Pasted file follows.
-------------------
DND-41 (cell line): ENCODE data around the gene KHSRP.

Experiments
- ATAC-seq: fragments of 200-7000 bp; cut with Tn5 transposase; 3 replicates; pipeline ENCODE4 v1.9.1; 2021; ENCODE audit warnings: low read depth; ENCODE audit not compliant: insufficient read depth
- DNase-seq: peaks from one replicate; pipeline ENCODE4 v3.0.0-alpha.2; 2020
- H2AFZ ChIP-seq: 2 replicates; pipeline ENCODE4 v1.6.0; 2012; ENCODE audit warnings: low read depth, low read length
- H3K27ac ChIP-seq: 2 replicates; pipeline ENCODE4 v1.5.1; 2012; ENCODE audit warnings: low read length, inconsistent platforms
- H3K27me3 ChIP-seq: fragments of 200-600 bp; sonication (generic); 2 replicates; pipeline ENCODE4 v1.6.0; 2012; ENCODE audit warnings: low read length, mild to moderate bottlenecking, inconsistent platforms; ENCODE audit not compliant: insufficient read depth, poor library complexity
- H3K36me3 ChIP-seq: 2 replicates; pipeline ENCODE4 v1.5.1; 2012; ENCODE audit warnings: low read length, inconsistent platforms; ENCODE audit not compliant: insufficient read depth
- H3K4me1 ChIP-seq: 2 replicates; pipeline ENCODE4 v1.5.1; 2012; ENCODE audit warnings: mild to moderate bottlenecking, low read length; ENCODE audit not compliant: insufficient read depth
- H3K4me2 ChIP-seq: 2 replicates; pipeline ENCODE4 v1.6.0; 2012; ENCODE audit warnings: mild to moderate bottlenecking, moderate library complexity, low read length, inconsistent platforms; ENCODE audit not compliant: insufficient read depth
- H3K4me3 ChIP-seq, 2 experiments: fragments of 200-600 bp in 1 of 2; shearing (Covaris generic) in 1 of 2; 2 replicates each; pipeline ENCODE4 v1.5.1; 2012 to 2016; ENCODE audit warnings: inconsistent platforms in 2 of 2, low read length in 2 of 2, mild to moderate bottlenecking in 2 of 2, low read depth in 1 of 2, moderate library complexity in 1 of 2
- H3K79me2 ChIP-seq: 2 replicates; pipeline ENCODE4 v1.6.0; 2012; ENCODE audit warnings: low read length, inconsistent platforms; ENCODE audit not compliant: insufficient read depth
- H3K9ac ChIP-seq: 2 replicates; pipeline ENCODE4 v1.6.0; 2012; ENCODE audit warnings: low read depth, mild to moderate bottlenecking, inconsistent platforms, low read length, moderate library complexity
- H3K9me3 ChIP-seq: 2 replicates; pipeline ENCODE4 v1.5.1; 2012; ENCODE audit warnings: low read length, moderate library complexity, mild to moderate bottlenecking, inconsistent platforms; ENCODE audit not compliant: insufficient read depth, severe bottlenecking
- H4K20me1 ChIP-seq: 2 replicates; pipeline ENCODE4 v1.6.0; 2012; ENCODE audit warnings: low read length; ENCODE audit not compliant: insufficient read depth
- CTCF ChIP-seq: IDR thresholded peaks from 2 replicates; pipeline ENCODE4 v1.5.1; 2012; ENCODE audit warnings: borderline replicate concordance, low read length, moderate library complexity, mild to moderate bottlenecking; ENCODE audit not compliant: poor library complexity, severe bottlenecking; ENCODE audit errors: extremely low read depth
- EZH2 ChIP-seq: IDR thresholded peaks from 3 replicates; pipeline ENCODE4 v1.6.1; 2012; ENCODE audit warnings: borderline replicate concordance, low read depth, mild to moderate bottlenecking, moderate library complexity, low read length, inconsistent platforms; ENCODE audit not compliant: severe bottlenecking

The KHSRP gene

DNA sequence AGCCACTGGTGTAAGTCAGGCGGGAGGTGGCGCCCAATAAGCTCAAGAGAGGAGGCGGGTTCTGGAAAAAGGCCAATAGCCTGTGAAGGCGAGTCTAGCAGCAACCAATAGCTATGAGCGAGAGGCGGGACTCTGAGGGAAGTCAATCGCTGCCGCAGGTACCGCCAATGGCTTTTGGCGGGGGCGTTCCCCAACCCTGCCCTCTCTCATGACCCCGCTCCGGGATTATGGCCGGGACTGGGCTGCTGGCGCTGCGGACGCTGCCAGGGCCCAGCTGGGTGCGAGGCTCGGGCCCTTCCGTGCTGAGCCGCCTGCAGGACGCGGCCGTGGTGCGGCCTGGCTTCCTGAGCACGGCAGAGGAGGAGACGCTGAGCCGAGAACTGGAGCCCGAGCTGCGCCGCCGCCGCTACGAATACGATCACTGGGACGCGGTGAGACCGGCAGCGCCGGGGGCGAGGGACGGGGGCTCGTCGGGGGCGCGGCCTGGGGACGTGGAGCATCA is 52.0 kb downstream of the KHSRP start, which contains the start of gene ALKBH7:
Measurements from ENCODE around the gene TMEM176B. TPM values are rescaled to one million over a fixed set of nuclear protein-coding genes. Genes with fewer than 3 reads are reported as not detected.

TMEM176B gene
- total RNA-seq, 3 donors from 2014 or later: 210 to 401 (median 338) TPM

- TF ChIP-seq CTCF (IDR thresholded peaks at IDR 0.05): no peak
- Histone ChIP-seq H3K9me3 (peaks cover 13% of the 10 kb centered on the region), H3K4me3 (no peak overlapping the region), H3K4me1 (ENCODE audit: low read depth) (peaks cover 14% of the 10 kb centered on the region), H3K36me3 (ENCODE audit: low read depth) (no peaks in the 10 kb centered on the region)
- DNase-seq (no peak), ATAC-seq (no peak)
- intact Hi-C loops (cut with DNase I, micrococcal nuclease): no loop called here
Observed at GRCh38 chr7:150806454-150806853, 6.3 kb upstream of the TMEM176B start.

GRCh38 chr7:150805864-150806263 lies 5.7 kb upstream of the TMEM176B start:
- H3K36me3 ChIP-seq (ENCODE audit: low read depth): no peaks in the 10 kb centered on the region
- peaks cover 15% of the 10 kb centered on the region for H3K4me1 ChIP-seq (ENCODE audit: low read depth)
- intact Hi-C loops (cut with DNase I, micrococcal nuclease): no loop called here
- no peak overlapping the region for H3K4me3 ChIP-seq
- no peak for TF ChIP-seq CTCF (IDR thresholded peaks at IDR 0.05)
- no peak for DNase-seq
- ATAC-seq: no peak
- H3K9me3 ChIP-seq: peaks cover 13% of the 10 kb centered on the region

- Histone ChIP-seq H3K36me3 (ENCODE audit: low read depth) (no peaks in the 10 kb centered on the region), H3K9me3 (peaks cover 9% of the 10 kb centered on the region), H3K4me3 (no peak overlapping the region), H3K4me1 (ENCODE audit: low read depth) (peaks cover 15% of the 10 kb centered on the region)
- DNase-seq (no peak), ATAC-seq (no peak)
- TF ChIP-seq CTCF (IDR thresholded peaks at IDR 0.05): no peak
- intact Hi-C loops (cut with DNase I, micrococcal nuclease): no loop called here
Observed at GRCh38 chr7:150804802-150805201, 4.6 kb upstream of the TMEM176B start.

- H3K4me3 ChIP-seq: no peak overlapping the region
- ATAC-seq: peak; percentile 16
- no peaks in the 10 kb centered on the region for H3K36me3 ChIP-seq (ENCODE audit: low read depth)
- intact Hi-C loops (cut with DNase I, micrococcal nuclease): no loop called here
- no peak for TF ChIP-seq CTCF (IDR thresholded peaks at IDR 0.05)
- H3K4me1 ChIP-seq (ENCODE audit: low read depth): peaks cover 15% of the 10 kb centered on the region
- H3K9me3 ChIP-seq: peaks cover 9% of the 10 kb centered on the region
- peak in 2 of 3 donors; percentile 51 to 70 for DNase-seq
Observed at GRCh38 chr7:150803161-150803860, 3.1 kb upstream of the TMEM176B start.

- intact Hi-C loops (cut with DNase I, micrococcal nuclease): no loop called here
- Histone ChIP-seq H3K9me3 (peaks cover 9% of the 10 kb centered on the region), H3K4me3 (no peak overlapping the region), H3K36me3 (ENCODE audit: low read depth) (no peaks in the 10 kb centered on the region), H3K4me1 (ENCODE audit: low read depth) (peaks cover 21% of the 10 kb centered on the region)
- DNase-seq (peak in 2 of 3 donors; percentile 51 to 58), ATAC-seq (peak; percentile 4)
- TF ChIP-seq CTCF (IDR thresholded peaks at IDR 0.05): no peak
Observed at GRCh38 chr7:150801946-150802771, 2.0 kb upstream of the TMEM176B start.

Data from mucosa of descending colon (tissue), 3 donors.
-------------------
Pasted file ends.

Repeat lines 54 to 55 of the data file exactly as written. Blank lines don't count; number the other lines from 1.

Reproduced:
- TF ChIP-seq CTCF (IDR thresholded peaks at IDR 0.05): no peak
Observed at GRCh38 chr7:150801946-150802771, 2.0 kb upstream of the TMEM176B start.